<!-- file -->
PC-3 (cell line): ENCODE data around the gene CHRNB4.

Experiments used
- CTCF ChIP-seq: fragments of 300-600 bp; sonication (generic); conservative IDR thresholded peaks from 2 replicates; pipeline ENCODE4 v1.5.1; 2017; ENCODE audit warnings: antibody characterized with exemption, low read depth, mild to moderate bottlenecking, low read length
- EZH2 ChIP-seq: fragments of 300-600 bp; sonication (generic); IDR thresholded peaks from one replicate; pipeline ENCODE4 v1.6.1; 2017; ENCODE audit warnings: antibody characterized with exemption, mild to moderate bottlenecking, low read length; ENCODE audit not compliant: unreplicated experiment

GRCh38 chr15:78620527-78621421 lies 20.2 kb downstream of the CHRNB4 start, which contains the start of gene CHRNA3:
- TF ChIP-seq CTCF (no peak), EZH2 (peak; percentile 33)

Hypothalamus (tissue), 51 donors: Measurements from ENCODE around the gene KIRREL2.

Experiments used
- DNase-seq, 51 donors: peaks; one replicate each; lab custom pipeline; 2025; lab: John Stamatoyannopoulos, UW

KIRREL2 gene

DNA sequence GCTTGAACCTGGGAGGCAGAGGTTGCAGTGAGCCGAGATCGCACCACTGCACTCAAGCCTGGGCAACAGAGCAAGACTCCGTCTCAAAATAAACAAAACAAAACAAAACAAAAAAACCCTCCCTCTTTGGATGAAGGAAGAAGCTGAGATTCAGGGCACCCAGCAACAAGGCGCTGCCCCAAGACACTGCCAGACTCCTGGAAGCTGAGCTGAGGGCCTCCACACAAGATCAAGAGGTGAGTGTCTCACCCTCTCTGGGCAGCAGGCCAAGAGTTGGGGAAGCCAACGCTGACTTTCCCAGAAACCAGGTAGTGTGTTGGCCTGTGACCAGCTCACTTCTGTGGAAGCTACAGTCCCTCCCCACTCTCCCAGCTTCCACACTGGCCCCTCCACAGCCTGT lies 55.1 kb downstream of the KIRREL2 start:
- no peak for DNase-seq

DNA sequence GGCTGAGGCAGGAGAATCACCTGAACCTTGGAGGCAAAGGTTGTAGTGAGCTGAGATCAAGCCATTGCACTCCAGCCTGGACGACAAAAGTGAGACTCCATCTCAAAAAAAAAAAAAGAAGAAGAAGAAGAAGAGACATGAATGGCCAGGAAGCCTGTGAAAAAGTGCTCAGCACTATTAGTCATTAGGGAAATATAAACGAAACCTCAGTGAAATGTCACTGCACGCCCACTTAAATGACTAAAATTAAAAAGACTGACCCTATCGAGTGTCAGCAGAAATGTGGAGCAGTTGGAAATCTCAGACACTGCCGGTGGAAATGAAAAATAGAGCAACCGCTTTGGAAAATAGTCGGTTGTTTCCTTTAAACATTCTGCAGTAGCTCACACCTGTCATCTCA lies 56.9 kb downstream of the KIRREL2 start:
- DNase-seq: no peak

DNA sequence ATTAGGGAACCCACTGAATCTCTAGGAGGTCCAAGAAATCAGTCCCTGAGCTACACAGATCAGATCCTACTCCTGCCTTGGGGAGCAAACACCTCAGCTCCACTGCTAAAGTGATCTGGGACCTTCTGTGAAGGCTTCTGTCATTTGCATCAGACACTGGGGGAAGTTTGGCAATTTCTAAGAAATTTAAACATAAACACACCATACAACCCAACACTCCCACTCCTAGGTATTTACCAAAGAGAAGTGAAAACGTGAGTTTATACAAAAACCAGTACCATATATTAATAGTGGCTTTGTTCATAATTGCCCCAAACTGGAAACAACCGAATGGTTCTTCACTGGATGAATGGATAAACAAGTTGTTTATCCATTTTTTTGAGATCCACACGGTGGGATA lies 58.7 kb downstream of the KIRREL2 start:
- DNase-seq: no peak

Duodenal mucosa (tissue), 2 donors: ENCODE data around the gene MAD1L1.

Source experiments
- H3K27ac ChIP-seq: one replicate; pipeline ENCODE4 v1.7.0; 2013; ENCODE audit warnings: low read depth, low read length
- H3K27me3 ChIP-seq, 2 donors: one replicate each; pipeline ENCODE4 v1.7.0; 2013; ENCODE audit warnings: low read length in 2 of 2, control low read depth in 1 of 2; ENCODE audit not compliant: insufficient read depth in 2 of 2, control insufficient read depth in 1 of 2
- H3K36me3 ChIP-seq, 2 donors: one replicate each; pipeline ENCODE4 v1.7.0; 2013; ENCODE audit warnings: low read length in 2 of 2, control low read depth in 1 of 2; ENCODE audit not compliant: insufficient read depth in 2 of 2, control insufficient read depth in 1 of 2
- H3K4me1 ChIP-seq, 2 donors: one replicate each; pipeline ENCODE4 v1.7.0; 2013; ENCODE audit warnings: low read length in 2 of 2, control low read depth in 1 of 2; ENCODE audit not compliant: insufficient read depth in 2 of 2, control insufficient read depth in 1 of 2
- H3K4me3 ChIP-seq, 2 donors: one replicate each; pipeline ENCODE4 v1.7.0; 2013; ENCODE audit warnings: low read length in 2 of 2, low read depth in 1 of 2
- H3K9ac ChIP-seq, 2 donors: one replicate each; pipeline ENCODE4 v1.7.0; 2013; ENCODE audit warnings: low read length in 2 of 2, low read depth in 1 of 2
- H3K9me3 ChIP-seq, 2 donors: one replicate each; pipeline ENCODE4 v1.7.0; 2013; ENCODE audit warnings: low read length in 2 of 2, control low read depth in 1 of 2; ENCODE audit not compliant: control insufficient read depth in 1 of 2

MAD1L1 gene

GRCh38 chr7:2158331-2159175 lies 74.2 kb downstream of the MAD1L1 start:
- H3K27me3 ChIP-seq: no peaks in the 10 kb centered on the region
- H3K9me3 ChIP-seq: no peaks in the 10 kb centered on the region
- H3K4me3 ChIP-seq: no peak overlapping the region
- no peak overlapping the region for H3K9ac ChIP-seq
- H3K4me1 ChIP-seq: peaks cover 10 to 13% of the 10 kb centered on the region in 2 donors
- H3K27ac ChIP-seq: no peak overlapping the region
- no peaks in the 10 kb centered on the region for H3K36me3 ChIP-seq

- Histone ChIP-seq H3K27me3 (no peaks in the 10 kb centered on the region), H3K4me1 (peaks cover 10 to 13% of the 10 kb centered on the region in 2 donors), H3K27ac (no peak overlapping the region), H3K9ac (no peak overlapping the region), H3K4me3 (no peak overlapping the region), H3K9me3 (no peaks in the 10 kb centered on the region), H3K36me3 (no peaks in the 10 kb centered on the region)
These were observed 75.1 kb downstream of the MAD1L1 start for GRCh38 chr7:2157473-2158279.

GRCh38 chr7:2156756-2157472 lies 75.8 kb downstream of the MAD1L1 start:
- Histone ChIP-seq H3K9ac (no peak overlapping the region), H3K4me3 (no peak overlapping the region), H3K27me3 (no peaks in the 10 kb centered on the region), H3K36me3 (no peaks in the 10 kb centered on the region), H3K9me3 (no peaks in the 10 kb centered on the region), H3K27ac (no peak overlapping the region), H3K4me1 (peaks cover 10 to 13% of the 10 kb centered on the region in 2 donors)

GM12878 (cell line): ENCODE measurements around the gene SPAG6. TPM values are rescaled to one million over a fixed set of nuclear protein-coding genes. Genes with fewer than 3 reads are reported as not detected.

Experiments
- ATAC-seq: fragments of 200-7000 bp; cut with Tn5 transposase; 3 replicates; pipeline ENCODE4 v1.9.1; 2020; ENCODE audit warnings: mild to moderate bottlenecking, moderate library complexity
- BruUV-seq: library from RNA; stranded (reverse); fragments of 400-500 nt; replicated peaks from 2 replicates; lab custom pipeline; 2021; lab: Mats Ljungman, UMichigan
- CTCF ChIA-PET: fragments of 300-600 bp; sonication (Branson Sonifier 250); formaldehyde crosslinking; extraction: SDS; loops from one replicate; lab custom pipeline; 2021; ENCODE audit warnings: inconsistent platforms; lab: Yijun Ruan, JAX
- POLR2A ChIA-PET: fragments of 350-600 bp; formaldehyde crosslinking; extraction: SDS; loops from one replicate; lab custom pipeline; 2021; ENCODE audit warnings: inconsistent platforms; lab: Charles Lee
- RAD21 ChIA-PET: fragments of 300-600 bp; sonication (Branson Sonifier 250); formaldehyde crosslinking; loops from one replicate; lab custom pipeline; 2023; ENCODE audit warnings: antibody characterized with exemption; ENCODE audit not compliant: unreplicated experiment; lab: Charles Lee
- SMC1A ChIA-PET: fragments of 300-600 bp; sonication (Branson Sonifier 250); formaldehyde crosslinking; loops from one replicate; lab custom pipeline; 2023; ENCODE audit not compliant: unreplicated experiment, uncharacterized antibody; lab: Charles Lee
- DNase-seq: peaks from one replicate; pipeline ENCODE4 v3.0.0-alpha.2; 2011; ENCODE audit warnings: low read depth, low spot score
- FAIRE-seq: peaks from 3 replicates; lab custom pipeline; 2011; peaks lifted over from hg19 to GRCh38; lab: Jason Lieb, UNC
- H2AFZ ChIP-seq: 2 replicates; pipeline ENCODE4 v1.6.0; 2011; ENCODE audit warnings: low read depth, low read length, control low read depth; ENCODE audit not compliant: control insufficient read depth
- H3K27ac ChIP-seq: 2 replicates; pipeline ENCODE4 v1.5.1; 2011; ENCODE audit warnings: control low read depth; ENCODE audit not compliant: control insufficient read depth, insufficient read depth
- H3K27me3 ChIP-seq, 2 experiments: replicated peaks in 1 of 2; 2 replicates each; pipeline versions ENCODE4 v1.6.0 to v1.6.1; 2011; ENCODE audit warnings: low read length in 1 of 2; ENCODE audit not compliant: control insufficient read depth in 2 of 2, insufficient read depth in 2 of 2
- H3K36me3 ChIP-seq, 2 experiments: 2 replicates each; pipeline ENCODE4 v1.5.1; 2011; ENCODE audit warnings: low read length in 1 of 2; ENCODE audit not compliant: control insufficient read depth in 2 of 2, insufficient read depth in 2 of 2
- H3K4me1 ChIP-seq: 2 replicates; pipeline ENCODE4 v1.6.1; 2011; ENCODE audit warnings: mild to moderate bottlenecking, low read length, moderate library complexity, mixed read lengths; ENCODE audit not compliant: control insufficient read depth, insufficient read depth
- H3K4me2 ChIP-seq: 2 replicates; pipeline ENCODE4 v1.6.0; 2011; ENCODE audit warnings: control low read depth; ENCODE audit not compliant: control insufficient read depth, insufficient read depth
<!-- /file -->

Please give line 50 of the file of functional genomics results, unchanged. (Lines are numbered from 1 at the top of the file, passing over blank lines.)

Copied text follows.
- H3K27ac ChIP-seq: 2 replicates; pipeline ENCODE4 v1.5.1; 2011; ENCODE audit warnings: control low read depth; ENCODE audit not compliant: control insufficient read depth, insufficient read depth